Have you ever scapegoated someone? Law 26 is about keeping your hands clean, a law which makes Jon uncomfortable. Together with Dre he explores why a scapegoat doesn’t always have to be a negative thing.

Once again the need for subtlety and an understanding of the emotional needs of others is a key subject, with Dre and Jon discussing their views on being wronged and apologies and why being an unsung hero feels meaningless to them.

Jon shares his opinions on free speech and why he refuses to tone himself down, Dre teaches Italian pronunciation and the pair share their experiences in sibling scapegoating.

Finally they discuss how with this law, seeming vulnerable and as a victim can be beneficial, rather than the infallible power usually needed for leadership.

This episode includes:

  • Authoritarian regime – Putin and the FSB
  • The importance of a scapegoat and how they can help to diffuse situations
  • The connection between loyalty and the scapegoat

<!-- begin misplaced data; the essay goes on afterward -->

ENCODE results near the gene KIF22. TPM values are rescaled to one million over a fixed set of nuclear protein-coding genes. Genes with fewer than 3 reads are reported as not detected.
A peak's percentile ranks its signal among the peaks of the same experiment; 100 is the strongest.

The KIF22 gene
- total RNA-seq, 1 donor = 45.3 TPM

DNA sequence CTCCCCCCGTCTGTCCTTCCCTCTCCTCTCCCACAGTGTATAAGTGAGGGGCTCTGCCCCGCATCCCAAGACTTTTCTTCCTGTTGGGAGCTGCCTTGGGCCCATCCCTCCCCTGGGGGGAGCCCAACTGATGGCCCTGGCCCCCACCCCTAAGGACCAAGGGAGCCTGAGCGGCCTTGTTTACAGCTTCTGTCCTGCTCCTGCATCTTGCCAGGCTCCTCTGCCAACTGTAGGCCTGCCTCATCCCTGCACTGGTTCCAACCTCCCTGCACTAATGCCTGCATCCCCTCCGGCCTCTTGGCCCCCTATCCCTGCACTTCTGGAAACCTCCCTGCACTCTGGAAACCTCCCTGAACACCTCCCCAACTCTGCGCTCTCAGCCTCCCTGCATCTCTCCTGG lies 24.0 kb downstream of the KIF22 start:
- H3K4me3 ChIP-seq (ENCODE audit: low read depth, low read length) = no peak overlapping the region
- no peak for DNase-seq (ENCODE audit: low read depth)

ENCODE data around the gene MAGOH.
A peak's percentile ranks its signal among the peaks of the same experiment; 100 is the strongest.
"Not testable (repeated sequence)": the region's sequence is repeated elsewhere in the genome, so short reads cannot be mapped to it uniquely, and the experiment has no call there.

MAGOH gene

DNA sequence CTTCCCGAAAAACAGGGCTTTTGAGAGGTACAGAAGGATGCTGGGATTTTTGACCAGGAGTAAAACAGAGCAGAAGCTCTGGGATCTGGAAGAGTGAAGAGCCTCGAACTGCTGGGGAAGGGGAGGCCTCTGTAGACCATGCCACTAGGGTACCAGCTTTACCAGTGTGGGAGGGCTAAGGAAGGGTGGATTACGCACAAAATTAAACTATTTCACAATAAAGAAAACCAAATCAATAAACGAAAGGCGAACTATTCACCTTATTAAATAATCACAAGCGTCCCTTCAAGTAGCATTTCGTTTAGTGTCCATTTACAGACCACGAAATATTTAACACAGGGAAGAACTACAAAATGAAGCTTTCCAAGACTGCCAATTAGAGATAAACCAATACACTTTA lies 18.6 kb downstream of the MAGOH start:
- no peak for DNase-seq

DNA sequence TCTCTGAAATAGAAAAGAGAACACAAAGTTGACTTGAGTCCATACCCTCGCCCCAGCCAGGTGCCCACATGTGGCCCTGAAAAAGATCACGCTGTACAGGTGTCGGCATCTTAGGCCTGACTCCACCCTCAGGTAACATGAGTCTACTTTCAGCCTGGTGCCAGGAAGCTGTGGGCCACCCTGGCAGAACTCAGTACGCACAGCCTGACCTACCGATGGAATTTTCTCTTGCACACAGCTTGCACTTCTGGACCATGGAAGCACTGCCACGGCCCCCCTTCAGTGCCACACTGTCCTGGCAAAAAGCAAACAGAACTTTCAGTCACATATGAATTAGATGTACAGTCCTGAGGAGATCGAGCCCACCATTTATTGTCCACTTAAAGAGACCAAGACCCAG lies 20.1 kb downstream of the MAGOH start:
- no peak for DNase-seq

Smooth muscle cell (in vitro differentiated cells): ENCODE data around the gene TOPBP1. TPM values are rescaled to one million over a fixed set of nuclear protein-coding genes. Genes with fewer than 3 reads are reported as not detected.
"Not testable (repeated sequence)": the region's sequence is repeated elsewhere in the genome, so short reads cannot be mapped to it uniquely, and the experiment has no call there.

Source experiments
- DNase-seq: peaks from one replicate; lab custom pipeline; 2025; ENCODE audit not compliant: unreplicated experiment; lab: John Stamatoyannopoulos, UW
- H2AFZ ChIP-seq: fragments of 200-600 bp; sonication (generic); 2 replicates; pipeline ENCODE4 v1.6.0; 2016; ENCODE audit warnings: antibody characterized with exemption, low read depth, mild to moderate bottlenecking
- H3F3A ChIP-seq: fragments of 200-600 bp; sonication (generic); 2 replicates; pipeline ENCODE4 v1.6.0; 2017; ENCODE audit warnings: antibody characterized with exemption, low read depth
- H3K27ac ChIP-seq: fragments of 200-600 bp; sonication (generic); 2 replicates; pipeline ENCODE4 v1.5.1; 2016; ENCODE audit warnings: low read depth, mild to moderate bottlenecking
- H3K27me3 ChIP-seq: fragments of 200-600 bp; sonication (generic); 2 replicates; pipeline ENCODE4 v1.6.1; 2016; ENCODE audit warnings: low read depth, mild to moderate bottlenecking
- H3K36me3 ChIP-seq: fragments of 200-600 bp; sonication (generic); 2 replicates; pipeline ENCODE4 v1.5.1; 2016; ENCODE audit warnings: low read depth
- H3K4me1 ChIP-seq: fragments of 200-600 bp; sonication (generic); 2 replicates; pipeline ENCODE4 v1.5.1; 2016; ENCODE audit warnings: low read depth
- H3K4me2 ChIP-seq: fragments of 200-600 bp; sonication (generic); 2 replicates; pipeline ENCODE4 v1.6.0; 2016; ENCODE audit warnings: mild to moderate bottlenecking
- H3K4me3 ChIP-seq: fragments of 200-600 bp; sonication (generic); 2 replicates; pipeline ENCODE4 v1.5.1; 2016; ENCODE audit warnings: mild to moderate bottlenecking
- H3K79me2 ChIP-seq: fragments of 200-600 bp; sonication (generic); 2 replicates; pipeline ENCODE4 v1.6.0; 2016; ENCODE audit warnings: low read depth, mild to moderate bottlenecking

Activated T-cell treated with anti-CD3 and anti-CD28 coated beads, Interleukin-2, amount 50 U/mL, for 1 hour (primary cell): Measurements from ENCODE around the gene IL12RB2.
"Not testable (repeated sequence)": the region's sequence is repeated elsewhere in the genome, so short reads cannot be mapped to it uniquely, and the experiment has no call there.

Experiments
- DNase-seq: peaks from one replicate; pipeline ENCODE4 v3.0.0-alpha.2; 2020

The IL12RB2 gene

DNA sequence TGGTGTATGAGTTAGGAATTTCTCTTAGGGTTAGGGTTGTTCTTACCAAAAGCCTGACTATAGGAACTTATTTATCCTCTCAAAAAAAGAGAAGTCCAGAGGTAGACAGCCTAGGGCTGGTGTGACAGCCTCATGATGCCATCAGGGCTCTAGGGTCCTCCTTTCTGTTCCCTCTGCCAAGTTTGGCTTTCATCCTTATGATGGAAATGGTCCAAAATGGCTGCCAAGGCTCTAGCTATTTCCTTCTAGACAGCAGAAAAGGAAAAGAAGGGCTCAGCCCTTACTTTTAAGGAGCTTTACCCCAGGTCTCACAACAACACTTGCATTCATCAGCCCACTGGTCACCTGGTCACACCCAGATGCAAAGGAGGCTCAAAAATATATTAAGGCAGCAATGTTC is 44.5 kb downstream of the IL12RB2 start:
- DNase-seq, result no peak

• The ingrained sexism of statutory rape cases
  • Why finding peace with your own conscience is more important than being seen as a hero
  • Celebrity scapegoats and PR-led public apologies
  • The difference between a powerful refusal of apology and a sneering one
  • Unacceptable jokes vs. censorship and repression
  • Scapegoating in the office environment – passing the buck
  • The ritual of apologies
  • Social media and how being a victim can be empowering

Mentioned in this episode:

Challenge: Blame upwards, to someone who won’t be harmed by it, eg. Corporate. Recognise when you scapegoat someone.

Be silly. Be kind. Be weird.

Join us as we continue our 48 Laws of Power review, exploring Robert Greene’s provocative and compelling book, in which he lays bare the history, practice, psychology, and philosophies of power that ultimately shape all human relations. Often seen as a handbook for the ‘modern Machiavelli’, we take a closer look, beyond the hyperbole, and discuss how understanding and implementing these Laws can actually enrich your life personally, professionally and spiritually.

Jon and Dre aim to get to the heart of each of the Laws, grapple with their sometimes disturbingly amoral nature, and discuss what the Laws mean in everyday life (often revealing their own experiences – good and bad – when they’ve either observed or transgressed them).


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